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Keil bdata equivilent

Anonymous
2003-03-04
2003-07-18
  • Anonymous - 2003-03-04

    I am trying to compile some code that was written for the Keil compiler

    The code looks like this....

    bdata Uchar conf;
    Sbit( msk_ide, conf, 7);  /* just for TX      */
    Sbit( msk_rtr, conf, 6);  /* just for RX      */
    Sbit( rtr    , conf, 5);  /* commun Rx and TX */
    Sbit( ide    , conf, 4);  /* commun RX and TX */
    Sbit( buffer , conf, 0);  /* just for TX      */

    SDCC doesn't seem to know what to do with the bdata keyword (in Keil makes Uchar conf bit addressable)

    If anyone has any ideas how I can change this code so that it will compile they would be very greatfully received.

    Many thanks

    Simon Hodgson

     
    • Bernhard Held

      Bernhard Held - 2003-03-04

      There's no equivalent for bdata in SDCC. But you can replace it by "manually" placing "conf" and the bits in the bit addressable area 0x20...0x2f:

      data at 0x20 unsigned char conf;
      bit at 7 msk_ide;
      bit at 6 msk_rtr;
      ...

      SDCC knows nothing about the relationship of "conf" and the bits. You've to calculate the correct offsets, and you might need the modifier "volatile".

       
      • J-C Lallemand

        J-C Lallemand - 2003-07-13

        Hi all,

        If I refer to the SDCC documentation, the absolute addressing does not allocate memory.

        What would be the best way then to allocate the memory and the play the trick you describe for bit assignment? Do I have to allocate the memory in an assembly file?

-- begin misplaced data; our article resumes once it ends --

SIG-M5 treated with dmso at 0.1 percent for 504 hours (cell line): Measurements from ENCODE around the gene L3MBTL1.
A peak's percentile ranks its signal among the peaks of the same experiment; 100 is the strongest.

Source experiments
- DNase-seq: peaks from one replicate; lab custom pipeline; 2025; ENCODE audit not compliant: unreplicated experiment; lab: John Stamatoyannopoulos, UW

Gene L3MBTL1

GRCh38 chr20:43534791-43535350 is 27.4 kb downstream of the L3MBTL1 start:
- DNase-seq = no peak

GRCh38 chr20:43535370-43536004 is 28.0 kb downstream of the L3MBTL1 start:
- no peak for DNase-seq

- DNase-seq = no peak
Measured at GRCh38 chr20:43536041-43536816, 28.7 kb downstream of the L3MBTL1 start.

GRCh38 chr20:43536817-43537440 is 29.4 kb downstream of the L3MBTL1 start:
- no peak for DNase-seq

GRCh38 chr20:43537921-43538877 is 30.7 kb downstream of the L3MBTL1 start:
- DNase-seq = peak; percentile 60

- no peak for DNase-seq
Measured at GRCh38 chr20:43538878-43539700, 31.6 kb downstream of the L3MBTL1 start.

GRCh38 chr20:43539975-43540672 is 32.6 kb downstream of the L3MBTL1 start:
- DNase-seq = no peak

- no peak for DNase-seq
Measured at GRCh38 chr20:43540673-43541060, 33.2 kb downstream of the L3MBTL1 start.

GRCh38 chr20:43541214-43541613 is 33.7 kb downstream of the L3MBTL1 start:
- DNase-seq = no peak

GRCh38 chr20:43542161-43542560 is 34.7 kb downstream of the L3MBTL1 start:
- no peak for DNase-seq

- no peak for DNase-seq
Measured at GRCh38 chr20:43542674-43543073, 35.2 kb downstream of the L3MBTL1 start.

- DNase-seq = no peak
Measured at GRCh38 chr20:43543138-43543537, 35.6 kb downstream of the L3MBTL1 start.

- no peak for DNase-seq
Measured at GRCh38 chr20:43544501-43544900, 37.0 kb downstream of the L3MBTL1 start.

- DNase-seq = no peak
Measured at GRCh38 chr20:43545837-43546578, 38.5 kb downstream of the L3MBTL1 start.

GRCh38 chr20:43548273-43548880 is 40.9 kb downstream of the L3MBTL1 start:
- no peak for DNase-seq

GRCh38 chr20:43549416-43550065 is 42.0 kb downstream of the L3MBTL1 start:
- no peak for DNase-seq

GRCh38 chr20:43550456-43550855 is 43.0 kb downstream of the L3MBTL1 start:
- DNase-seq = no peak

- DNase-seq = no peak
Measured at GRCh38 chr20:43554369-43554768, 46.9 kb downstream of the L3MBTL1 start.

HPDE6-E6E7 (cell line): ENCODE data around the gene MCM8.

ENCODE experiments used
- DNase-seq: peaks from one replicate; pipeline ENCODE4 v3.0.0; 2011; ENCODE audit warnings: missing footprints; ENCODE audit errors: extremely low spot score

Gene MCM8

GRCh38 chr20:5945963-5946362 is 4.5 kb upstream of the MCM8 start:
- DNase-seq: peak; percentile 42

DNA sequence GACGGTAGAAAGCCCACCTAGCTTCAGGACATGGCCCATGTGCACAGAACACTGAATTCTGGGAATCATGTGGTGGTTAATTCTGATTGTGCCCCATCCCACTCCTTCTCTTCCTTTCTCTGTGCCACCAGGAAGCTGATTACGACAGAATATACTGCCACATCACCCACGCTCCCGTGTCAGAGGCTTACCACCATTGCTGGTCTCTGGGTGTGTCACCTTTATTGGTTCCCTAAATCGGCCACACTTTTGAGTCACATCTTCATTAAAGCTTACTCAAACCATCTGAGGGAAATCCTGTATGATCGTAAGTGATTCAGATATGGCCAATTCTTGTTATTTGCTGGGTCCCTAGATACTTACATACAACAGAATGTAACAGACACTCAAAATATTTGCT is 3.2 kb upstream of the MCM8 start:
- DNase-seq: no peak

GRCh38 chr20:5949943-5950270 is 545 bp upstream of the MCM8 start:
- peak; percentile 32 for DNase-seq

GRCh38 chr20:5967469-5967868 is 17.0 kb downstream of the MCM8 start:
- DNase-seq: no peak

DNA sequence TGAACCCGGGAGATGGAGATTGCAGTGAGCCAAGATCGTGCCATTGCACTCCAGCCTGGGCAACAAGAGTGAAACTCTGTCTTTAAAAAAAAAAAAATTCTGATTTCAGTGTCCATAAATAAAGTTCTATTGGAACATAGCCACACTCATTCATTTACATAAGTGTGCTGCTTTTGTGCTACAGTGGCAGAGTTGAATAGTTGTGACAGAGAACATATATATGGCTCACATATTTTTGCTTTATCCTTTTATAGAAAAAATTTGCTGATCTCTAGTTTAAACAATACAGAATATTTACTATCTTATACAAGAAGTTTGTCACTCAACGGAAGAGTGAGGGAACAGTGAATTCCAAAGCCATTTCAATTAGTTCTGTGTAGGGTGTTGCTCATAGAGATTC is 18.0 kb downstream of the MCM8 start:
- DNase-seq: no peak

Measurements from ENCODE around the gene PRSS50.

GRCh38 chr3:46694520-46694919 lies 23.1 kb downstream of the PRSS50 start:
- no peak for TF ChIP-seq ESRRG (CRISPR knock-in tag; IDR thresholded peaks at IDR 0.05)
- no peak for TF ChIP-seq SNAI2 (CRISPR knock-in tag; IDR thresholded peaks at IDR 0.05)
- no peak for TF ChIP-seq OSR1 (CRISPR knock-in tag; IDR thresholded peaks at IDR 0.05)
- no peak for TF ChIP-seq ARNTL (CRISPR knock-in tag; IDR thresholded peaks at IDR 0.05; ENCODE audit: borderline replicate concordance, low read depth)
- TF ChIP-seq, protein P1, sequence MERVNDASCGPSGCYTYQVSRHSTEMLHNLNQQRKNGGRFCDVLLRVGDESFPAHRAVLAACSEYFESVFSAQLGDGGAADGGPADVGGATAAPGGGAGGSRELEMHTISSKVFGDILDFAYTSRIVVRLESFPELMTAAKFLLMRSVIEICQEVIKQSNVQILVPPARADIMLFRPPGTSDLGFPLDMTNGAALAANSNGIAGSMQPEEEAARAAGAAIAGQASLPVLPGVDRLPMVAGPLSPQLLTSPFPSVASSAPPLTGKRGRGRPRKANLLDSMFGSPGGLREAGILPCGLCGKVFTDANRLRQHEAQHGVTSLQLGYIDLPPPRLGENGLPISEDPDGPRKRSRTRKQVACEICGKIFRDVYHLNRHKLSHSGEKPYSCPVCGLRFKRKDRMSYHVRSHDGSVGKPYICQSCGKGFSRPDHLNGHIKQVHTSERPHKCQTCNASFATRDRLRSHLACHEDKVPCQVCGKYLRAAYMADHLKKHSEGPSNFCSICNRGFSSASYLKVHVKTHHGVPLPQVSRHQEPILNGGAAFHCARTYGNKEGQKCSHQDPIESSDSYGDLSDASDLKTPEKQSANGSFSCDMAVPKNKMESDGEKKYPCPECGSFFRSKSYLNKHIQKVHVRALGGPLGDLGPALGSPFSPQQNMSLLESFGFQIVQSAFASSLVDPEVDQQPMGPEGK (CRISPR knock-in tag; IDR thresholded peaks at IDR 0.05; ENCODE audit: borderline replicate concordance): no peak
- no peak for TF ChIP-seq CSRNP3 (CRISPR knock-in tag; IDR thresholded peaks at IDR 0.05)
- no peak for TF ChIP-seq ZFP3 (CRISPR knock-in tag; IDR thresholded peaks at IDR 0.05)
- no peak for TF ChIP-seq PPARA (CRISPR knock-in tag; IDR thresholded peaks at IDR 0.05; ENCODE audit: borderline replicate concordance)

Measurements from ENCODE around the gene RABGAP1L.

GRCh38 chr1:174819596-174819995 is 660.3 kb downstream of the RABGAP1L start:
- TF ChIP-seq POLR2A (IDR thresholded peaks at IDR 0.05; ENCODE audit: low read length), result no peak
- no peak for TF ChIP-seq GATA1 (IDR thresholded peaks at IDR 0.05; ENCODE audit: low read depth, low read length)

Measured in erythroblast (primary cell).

Thanks in advance...

         
    • Jesus Calvino-Fraga

      You can define a byte at the very begining or the bit data segment that contains the bits, and then instruct the linker to put the bits higher in memory.  This will work only with a version of sdcc built on July 15th 2003 or later since I fixed a problem with the linker that was preventing it to work:

      sdcc -Wl-bBSEG=0x08 bits.c

      ----begin bits.c----
      unsigned char at 0x20 mybyte;
      bit at 0x00 bit0; //bit 0 of mybyte
      bit at 0x01 bit1; //bit 1 of mybyte
      bit at 0x02 bit2; //bit 2 of mybyte
      bit at 0x03 bit3; //bit 3 of mybyte
      bit at 0x04 bit4; //bit 4 of mybyte
      bit at 0x05 bit5; //bit 5 of mybyte
      bit at 0x06 bit6; //bit 6 of mybyte
      bit at 0x07 bit7; //bit 7 of mybyte

      volatile unsigned char j; //just to check for no clash

      void main (void)
      {
        for(j=0; j<20; j++)
        {
           mybyte=j;
        }
        bit0=0;
        bit1=1;
      }
      ----bits.c end---

       
    • Anonymous - 2003-07-18

      I've actually been trying to do the exact same thing.  I see how this can be done if you need only one byte.  But say I want to use 2 bit fields?  Here is what it would look like:

      // bit field 1
      bdata Uchar conf;
      Sbit( msk_ide, conf, 7); /* just for TX */
      Sbit( msk_rtr, conf, 6); /* just for RX */
      Sbit( rtr , conf, 5); /* commun Rx and TX */
      Sbit( ide , conf, 4); /* commun RX and TX */
      Sbit( buffer , conf, 0); /* just for TX */

      //bit field 2
      bdata Uchar bvar
      Sbit(bvar7, bvar, 7);
      Sbit(bvar6, bvar, 6);
      Sbit(bvar5, bvar, 5);
      Sbit(bvar4, bvar, 4);
      Sbit(bvar3, bvar, 3);
      Sbit(bvar2, bvar, 2);
      Sbit(bvar1, bvar, 1);
      Sbit(bvar0, bvar, 0);

      Or maybe even a third bit field.  I've spent days on the problem.  Still trying to understand how to use the bit addressable memory.

      Thanks
      Jon

       

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